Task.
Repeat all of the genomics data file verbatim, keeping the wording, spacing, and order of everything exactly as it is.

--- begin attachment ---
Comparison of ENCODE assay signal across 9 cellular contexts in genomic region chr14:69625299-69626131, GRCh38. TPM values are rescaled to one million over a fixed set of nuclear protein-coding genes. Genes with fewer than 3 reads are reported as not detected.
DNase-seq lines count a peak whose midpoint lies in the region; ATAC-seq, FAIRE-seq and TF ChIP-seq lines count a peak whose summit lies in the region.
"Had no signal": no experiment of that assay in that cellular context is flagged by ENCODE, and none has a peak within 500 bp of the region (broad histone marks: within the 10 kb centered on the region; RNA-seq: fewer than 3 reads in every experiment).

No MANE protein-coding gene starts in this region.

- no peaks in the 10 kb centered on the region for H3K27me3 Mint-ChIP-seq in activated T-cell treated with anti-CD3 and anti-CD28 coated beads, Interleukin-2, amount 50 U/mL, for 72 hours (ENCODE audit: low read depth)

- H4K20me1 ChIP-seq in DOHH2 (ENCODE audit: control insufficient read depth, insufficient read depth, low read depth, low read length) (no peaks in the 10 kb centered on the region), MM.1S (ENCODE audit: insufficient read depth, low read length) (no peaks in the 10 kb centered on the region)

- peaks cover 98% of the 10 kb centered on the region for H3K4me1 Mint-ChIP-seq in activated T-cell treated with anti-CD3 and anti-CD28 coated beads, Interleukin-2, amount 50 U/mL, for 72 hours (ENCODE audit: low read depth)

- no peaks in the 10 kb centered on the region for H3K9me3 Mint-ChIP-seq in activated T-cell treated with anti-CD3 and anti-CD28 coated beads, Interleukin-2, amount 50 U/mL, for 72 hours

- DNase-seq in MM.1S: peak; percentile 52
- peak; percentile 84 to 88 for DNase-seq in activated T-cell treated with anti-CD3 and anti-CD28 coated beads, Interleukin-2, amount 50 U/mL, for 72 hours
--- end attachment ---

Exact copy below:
Comparison of ENCODE assay signal across 9 cellular contexts in genomic region chr14:69625299-69626131, GRCh38. TPM values are rescaled to one million over a fixed set of nuclear protein-coding genes. Genes with fewer than 3 reads are reported as not detected.
DNase-seq lines count a peak whose midpoint lies in the region; ATAC-seq, FAIRE-seq and TF ChIP-seq lines count a peak whose summit lies in the region.
"Had no signal": no experiment of that assay in that cellular context is flagged by ENCODE, and none has a peak within 500 bp of the region (broad histone marks: within the 10 kb centered on the region; RNA-seq: fewer than 3 reads in every experiment).

No MANE protein-coding gene starts in this region.

- no peaks in the 10 kb centered on the region for H3K27me3 Mint-ChIP-seq in activated T-cell treated with anti-CD3 and anti-CD28 coated beads, Interleukin-2, amount 50 U/mL, for 72 hours (ENCODE audit: low read depth)

- H4K20me1 ChIP-seq in DOHH2 (ENCODE audit: control insufficient read depth, insufficient read depth, low read depth, low read length) (no peaks in the 10 kb centered on the region), MM.1S (ENCODE audit: insufficient read depth, low read length) (no peaks in the 10 kb centered on the region)

- peaks cover 98% of the 10 kb centered on the region for H3K4me1 Mint-ChIP-seq in activated T-cell treated with anti-CD3 and anti-CD28 coated beads, Interleukin-2, amount 50 U/mL, for 72 hours (ENCODE audit: low read depth)

- no peaks in the 10 kb centered on the region for H3K9me3 Mint-ChIP-seq in activated T-cell treated with anti-CD3 and anti-CD28 coated beads, Interleukin-2, amount 50 U/mL, for 72 hours

- DNase-seq in MM.1S: peak; percentile 52
- peak; percentile 84 to 88 for DNase-seq in activated T-cell treated with anti-CD3 and anti-CD28 coated beads, Interleukin-2, amount 50 U/mL, for 72 hours